US Ambassador to the United Nations Susan Rice (L), Russian Ambassador to the United Nations Vitaly Churkin (C) and Chinese Ambassador to the UN  Li Baodong speak before a UN Security Council vote on Syria 19 July, 2012, in New York. Russia and China vetoed a UN Security Council resolution that would impose sanctions against Syria's President Bashar al-Assad if he does not end the use of heavy weapons in Syria. (PHOTO: AAP)

Author: Artyom Lukin, Far Eastern Federal University

As the geopolitical competition between China and the US intensifies, other actors must decide how they will position themselves in this power struggle. Of these, Russia is arguably one of the most crucial ‘swing states’ in the contemporary global arena.

Russia and China have been close ‘strategic partners’ since the late 1990s, but there is speculation that Russia will eventually Read more…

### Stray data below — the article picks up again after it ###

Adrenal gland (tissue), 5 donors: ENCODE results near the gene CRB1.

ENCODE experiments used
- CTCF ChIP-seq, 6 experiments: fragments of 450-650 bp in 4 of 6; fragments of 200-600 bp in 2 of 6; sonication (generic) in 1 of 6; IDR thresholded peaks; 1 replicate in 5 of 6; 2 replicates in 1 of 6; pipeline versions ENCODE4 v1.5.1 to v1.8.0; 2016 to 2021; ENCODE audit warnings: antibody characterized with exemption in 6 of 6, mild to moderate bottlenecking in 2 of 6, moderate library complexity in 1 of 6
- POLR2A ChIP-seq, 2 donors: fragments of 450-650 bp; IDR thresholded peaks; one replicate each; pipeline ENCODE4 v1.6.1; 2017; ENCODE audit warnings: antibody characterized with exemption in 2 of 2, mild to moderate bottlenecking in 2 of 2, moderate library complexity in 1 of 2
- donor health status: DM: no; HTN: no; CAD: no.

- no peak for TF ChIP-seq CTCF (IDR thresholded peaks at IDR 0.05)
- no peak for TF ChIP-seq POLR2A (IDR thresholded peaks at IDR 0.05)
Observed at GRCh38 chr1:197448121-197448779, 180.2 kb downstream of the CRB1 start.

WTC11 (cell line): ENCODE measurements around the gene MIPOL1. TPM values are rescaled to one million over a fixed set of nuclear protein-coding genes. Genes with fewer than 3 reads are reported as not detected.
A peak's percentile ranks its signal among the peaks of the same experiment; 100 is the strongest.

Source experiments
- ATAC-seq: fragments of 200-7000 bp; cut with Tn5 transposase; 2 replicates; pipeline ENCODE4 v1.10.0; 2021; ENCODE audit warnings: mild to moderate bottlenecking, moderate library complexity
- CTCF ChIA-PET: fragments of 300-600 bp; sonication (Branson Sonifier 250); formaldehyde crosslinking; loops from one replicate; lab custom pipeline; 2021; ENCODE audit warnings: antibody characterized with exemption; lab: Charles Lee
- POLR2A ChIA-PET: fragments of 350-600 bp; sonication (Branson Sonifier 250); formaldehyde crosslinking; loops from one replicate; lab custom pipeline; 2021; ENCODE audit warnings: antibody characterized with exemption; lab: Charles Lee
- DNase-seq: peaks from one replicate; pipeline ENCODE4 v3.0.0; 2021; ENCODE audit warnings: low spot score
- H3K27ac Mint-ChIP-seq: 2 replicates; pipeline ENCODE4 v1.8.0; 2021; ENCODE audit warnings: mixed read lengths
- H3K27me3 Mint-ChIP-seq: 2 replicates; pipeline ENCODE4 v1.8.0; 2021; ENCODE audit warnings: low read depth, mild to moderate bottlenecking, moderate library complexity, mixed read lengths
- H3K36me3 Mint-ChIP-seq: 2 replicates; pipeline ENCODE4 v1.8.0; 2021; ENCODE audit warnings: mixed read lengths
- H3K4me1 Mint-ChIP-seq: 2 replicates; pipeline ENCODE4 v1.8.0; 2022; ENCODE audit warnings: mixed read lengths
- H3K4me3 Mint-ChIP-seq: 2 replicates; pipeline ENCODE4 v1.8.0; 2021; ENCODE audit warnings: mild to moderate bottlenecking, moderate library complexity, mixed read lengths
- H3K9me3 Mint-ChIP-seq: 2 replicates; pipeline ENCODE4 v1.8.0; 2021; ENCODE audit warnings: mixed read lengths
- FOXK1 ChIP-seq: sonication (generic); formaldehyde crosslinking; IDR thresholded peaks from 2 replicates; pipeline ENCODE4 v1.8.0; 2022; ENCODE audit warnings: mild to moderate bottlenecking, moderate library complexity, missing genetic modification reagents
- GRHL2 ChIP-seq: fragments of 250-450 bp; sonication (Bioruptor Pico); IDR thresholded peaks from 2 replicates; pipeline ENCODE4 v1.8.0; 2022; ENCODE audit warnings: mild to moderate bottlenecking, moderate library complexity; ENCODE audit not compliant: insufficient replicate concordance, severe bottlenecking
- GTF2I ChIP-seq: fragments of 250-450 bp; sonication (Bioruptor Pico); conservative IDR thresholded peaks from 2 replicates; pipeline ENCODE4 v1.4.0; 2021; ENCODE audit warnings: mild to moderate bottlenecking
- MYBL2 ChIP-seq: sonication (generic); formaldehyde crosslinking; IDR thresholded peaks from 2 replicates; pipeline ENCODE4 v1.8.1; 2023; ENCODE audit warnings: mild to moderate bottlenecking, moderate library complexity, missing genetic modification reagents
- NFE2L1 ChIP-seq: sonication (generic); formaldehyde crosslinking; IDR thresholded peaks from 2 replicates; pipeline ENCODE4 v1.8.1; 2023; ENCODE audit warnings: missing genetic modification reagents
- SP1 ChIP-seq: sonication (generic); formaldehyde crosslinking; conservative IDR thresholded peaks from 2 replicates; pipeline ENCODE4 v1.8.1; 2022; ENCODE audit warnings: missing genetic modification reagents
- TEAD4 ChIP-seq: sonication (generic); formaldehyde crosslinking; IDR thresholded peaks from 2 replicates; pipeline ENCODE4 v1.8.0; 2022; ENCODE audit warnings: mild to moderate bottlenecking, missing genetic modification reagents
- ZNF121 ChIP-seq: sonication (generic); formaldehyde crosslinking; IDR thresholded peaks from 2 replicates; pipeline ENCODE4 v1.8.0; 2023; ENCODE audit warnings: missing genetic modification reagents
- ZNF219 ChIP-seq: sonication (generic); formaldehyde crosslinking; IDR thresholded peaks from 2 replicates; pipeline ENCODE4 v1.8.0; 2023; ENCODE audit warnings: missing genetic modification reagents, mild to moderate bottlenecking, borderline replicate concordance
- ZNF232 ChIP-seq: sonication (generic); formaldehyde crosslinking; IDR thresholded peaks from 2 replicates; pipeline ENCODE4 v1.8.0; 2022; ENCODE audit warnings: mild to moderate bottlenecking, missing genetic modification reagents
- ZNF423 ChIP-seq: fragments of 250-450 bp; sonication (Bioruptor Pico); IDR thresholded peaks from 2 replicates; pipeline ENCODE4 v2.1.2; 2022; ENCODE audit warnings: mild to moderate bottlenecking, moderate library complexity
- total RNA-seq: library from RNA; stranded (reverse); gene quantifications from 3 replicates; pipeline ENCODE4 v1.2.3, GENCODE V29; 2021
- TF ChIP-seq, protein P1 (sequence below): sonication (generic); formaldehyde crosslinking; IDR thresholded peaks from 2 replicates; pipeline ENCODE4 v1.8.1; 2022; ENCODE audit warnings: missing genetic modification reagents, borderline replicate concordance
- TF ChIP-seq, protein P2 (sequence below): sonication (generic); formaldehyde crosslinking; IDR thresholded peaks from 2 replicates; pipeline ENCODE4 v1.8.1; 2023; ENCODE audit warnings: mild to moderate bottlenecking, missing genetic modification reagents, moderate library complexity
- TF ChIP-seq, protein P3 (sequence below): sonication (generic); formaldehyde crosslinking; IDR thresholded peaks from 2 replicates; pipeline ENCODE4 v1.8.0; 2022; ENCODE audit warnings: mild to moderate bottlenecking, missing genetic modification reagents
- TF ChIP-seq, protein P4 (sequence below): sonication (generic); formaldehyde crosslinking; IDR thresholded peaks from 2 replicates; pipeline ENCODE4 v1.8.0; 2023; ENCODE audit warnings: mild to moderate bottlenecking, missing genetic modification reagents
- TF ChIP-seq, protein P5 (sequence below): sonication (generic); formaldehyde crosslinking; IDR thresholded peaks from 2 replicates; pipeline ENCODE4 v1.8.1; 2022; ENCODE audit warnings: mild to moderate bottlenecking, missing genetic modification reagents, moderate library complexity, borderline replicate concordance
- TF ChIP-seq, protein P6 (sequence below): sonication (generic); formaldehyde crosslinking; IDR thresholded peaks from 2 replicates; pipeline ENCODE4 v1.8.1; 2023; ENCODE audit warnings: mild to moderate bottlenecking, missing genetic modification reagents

Rebalancing Asia: Panetta visits India

US Secretary of Defense Leon Panetta delivers a speech on Indo-US Defense Relations at the Institute for Defense Studies and Analysis in New Delhi, India, Wednesday, 6 June, 2012. (PHOTO: AAP)

Author: Louise Merrington, ANU

US Secretary of Defense Leon Panetta’s visit to India in June highlighted both India’s increasing importance as a regional balance in the US ‘pivot’ to the Asia Pacific and the extent to which the US–Pakistan relationship has deteriorated in recent months.

Although the US–India relationship reached a high note with the 2008 civilian nuclear deal, several Read more…

Northeast Asia’s eternal triangle is really an American affair of sorts

South Korean President Lee Myung-bak attends the 5th Trilateral Summit Meeting among China, South Korea and Japan at the Great Hall of the People in Beijing on 13 May 2012. (Photo: AAP)

Author: Takashi Terada, Doshisha University